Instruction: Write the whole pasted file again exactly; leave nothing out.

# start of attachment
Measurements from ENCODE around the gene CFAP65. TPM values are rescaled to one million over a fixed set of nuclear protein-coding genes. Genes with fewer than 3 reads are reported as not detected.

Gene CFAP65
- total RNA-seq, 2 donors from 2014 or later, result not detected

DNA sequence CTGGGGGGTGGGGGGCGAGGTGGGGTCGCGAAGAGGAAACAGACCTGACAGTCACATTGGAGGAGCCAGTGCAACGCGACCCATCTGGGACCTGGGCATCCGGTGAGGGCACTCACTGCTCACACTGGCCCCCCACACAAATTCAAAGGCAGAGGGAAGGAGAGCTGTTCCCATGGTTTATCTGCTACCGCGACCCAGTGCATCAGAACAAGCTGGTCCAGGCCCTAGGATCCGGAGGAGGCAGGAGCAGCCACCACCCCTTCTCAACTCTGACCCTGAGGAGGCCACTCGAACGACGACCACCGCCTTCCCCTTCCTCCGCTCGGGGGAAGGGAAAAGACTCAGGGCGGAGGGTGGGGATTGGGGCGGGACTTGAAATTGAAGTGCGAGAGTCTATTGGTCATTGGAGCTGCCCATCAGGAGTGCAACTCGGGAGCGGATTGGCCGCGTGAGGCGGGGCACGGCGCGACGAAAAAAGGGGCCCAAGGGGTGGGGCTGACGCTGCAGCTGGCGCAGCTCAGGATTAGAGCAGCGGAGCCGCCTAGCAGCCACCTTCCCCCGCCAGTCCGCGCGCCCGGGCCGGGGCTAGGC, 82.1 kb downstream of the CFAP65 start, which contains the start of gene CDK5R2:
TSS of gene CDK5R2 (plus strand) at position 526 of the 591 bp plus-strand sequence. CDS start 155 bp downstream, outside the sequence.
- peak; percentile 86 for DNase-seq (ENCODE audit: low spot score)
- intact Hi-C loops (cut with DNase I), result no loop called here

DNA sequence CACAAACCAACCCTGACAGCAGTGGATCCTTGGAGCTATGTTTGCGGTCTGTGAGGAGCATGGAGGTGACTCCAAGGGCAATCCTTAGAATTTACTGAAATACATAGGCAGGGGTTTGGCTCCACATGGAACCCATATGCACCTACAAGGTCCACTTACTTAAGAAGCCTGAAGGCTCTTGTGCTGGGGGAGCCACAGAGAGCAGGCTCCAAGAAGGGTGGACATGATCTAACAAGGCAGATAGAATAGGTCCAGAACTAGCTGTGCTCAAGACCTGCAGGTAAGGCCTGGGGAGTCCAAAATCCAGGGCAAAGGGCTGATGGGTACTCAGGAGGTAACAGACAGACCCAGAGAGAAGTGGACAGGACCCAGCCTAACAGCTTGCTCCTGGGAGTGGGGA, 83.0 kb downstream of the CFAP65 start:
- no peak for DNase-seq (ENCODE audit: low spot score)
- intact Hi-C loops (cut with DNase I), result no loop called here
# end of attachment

Measurements from ENCODE around the gene CFAP65. TPM values are rescaled to one million over a fixed set of nuclear protein-coding genes. Genes with fewer than 3 reads are reported as not detected.

Gene CFAP65
- total RNA-seq, 2 donors from 2014 or later, result not detected

DNA sequence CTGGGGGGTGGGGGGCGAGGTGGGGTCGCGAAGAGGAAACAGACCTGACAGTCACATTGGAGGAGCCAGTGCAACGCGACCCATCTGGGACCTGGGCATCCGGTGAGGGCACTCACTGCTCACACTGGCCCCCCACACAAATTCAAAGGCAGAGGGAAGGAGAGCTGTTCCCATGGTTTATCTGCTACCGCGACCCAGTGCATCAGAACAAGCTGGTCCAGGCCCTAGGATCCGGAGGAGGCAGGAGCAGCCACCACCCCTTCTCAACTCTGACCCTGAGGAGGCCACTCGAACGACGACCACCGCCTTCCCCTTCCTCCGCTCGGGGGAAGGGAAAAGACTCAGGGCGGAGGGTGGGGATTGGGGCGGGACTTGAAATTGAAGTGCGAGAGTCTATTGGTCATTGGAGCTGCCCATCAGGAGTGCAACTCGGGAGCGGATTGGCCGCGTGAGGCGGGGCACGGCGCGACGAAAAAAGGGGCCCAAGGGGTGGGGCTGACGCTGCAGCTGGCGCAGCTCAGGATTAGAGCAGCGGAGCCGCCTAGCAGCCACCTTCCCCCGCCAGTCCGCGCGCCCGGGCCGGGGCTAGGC, 82.1 kb downstream of the CFAP65 start, which contains the start of gene CDK5R2:
TSS of gene CDK5R2 (plus strand) at position 526 of the 591 bp plus-strand sequence. CDS start 155 bp downstream, outside the sequence.
- peak; percentile 86 for DNase-seq (ENCODE audit: low spot score)
- intact Hi-C loops (cut with DNase I), result no loop called here

DNA sequence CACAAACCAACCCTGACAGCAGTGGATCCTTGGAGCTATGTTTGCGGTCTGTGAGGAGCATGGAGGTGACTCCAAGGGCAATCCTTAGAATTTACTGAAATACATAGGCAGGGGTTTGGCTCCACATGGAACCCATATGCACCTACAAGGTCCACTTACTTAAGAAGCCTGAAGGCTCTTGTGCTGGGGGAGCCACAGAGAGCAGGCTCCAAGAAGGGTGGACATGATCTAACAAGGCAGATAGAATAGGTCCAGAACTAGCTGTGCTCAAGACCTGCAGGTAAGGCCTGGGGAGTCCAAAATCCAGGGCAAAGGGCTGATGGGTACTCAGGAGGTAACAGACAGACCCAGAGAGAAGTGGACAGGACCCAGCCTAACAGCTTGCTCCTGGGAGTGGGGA, 83.0 kb downstream of the CFAP65 start:
- no peak for DNase-seq (ENCODE audit: low spot score)
- intact Hi-C loops (cut with DNase I), result no loop called here